Over the next several years, many of the manual settings, such as night mode on your phone for taking photos, will go away as AI chips will handle settings automatically. As a result, the pictures are going to look the very best, no matter if it's the middle of the day or at night. That dovetails into machine learning applications, such as improving consumer experience with movie recommendation engines or back-office operations like automating processes. On that front, the outright automation of certain job tasks, which means workforce displacement, will be very limited. In the vast majority of cases, we can expect human-machine partnerships.
What will be the most visible part of AI from a consumer standpoint?
Digital assistants, I think. 2018 taught us three things about Amazon's Alexa, Google Assistant and Co.
One, they're going into more vessels, which can be everything from a phone to an automobile. This means they are becoming omnipresent, no matter where we are, what we're doing or what device we have on our desk. A digital assistant is going to be close at hand to help us out with whatever we need.
The second thing is that support for them has become table stakes. All kinds of devices you see now work with the Google Assistant and Amazon's Alexa Skills. This is really amplifying interest in adoption in smart homes as a universal control mechanism. All these different apps on our phones — for lights, the door lock, the thermostat — will go to the digital assistant pretty quickly. Our research demonstrates the beginning of a shift in consumer behavior. The things they're doing now with digital assistants, such as scheduling product orders online, are activities they would normally go to a website or fire up an app for.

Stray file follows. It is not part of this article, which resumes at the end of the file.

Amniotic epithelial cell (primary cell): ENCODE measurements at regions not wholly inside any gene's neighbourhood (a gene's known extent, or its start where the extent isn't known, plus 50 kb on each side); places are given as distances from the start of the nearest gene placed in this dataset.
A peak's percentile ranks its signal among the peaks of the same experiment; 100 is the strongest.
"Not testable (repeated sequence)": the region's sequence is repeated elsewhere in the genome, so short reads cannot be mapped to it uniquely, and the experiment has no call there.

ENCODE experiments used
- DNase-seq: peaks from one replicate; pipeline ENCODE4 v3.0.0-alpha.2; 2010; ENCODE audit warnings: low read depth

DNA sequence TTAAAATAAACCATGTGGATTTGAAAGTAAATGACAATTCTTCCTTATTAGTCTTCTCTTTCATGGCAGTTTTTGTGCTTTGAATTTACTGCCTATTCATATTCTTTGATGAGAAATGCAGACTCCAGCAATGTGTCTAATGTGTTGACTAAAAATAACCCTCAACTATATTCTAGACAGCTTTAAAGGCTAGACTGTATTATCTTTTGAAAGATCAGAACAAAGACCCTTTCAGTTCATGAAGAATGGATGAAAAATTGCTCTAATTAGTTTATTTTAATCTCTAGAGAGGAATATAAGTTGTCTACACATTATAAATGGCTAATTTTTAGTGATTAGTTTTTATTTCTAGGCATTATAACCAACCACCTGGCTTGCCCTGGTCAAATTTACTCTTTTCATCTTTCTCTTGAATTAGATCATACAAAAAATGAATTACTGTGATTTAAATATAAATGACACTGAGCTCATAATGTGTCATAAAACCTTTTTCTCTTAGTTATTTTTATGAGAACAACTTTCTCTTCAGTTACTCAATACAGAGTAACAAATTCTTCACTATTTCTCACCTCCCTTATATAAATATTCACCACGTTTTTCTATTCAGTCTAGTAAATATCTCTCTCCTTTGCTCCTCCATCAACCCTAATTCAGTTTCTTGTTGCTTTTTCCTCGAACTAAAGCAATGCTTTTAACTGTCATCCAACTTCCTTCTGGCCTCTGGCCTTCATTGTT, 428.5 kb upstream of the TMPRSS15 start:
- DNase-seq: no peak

Third, voice is becoming a go-to user interface, although I'm not expecting us to talk to digital assistants all the time. We'll use them for certain cases, but I wouldn't want to be sitting on a bus saying: "Alexa, open, go to this site," like I'm vocalizing all the things I'd do on my phone. It's disruptive, loud, and I may not want people to know what I'm shopping for. But there are going to be certain use cases where that will be OK and very convenient, like saying: "Hey, Google, turn up the heat downstairs' when we wake up."
Steve Koenig is the Consumer Technology Association's vice president of Market Research. He's also a frequent conference speaker and presenter and the CTA's media spokesman. Before joining CTA in 2004, he worked as a consultant for Comscore and the NDP Group. Koenig holds a degree in business administration and marketing from the University of North Texas.
The interview has been edited and condensed for clarity.